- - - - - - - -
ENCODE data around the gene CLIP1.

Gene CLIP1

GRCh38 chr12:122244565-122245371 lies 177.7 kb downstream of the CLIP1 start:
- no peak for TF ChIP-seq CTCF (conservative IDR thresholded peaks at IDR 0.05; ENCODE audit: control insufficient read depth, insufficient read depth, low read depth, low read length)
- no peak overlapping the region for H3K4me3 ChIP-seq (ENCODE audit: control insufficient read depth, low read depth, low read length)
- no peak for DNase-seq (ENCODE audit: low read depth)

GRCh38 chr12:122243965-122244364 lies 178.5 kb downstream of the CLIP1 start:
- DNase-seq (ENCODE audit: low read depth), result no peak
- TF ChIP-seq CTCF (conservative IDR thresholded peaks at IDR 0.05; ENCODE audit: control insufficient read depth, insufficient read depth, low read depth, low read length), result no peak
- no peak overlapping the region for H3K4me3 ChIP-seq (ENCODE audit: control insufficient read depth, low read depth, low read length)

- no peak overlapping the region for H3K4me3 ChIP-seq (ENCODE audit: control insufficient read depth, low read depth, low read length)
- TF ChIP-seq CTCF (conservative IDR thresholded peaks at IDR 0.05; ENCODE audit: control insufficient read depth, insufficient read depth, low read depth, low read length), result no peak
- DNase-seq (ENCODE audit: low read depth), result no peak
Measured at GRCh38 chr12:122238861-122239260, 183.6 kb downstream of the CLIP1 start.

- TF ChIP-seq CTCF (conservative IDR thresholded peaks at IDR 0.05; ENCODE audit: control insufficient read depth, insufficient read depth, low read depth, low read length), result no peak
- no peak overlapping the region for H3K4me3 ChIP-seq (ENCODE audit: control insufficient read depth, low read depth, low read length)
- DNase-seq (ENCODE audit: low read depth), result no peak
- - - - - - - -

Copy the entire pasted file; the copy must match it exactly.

ENCODE data around the gene CLIP1.

Gene CLIP1

GRCh38 chr12:122244565-122245371 lies 177.7 kb downstream of the CLIP1 start:
- no peak for TF ChIP-seq CTCF (conservative IDR thresholded peaks at IDR 0.05; ENCODE audit: control insufficient read depth, insufficient read depth, low read depth, low read length)
- no peak overlapping the region for H3K4me3 ChIP-seq (ENCODE audit: control insufficient read depth, low read depth, low read length)
- no peak for DNase-seq (ENCODE audit: low read depth)

GRCh38 chr12:122243965-122244364 lies 178.5 kb downstream of the CLIP1 start:
- DNase-seq (ENCODE audit: low read depth), result no peak
- TF ChIP-seq CTCF (conservative IDR thresholded peaks at IDR 0.05; ENCODE audit: control insufficient read depth, insufficient read depth, low read depth, low read length), result no peak
- no peak overlapping the region for H3K4me3 ChIP-seq (ENCODE audit: control insufficient read depth, low read depth, low read length)

- no peak overlapping the region for H3K4me3 ChIP-seq (ENCODE audit: control insufficient read depth, low read depth, low read length)
- TF ChIP-seq CTCF (conservative IDR thresholded peaks at IDR 0.05; ENCODE audit: control insufficient read depth, insufficient read depth, low read depth, low read length), result no peak
- DNase-seq (ENCODE audit: low read depth), result no peak
Measured at GRCh38 chr12:122238861-122239260, 183.6 kb downstream of the CLIP1 start.

- TF ChIP-seq CTCF (conservative IDR thresholded peaks at IDR 0.05; ENCODE audit: control insufficient read depth, insufficient read depth, low read depth, low read length), result no peak
- no peak overlapping the region for H3K4me3 ChIP-seq (ENCODE audit: control insufficient read depth, low read depth, low read length)
- DNase-seq (ENCODE audit: low read depth), result no peak